Bayard Rustin: Strategist, Organizer, Unifier

Bayard Rustin: Strategist, Organizer, Unifier

As he approached the podium, Bayard Rustin was determined and elated. He expected about 100,000 marchers to converge at the Washington Monument on August 28, 1963. To his delight, approximately 250,000 people cheered as he listed the demands of the march. The March on Washington for Jobs and Freedom began after eight weeks of recruiting marchers, coordinating buses and marshals, scheduling speakers, and managing logistics. Despite Rustin’s critical role as the march’s chief organizer, movement leaders and political leaders alike attempted to remove Rustin from the story because he was gay. 

Bayard Rustin was born in West Chester, Pennsylvania, a small town located outside of Philadelphia. As a Quaker, Rustin believed in nonviolence and pacifism from an early age.  His work in social justice challenged the status quo and brought him into contact with notable leaders like James Weldon Johnson, W.E.B. DuBois and A. Phillip Randolph. Randolph would later introduce him to Rev. Dr. Martin Luther King, Jr. An effective organizer and strategist, Rustin contributed to the success of several demonstrations; however, he frequently would remain in the background because of his sexuality. 

In the mid-twentieth century, homosexuality was illegal and considered by many to be immoral. Rustin was openly gay at a time when people unjustly feared and reviled the LGBTQ+ community. He was arrested several times for his homosexuality. There were concerns among many leaders in the movement that Rustin’s sexuality would discredit and distract from the fight for civil rights.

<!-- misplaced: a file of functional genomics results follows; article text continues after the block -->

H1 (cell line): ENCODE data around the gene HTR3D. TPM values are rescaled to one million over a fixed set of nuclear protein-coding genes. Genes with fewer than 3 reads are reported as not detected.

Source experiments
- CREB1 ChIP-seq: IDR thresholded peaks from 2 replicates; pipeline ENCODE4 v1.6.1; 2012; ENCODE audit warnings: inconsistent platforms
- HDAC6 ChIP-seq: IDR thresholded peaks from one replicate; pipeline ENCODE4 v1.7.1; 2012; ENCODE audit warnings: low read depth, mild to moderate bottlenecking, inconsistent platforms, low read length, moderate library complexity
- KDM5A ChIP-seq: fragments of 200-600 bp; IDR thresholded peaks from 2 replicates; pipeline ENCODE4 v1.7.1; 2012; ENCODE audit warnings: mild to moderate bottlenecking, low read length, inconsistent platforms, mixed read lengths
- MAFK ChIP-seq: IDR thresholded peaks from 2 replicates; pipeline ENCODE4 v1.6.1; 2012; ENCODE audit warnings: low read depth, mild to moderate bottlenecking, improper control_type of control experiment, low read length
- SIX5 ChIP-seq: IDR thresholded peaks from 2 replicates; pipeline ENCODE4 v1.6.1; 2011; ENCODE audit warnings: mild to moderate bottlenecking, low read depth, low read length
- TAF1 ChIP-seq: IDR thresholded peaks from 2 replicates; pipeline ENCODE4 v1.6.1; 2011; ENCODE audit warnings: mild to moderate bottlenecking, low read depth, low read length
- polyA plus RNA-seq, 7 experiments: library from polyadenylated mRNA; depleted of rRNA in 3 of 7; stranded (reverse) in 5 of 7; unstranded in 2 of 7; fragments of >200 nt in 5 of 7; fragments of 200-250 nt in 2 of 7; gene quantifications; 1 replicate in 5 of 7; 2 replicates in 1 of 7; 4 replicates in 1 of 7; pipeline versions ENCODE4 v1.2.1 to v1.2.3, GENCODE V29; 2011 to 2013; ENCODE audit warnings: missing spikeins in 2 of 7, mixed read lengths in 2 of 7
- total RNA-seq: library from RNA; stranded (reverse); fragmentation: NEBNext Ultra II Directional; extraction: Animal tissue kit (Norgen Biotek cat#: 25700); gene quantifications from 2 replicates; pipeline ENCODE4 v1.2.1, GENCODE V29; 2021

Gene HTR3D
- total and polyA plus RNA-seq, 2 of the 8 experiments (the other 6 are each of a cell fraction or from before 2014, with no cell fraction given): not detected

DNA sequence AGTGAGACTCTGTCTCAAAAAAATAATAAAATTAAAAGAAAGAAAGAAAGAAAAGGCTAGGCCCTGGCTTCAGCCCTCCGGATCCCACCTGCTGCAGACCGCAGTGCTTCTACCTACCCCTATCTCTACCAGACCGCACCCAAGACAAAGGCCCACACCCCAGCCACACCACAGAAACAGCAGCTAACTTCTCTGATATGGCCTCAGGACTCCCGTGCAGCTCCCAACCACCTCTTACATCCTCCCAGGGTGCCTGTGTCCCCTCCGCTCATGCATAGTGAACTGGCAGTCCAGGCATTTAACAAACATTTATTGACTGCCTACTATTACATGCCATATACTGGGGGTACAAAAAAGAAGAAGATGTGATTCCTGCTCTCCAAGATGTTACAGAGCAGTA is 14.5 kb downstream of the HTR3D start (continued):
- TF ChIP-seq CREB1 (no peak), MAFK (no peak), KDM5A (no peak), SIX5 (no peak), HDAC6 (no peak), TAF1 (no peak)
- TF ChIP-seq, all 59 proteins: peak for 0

Rustin remained undeterred by his critics. He would fight for social justice regardless of race, color, ethnicity, religion or sexuality. Every cause he participated in he would bring his brilliant approach to strategy and community engagement. He would become involved in the Gay Rights Movement stating “ was an absolute necessity for me to declare homosexuality, because if I didn’t, I was part of the prejudice.” 

Today, history celebrates Bayard Rustin’s critical role in the Civil Rights Movement as a gay Black man. For more information on Bayard Rustin watch the documentary Brother Outsider.

We would like to thank the anonymous donor of Bob Adelman photographs. If you have an item that you would like to offer the National Civil Rights Museum as we grow our collection, please contact me, Schillica Howard at


Photo Caption: Bayard Rustin, organizer of the March on Washington, addresses the Marchers assembling at the Washington Monument, August 28, 1963. Gift of an anonymous donor.

© 1963 Bob Adelman


Reference: Marcus, Eric. "Bayard Rustin." Making Gay History. August 06, 2019.

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